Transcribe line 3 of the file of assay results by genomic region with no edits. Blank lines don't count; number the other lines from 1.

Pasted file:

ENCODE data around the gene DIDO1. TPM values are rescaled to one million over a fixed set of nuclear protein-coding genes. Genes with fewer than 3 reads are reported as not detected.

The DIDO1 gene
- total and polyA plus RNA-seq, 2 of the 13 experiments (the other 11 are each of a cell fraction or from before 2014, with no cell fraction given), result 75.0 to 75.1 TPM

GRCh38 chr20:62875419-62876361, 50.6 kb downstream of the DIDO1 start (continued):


- total and polyA plus RNA-seq, 2 of the 13 experiments (the other 11 are each of a cell fraction or from before 2014, with no cell fraction given), result 75.0 to 75.1 TPM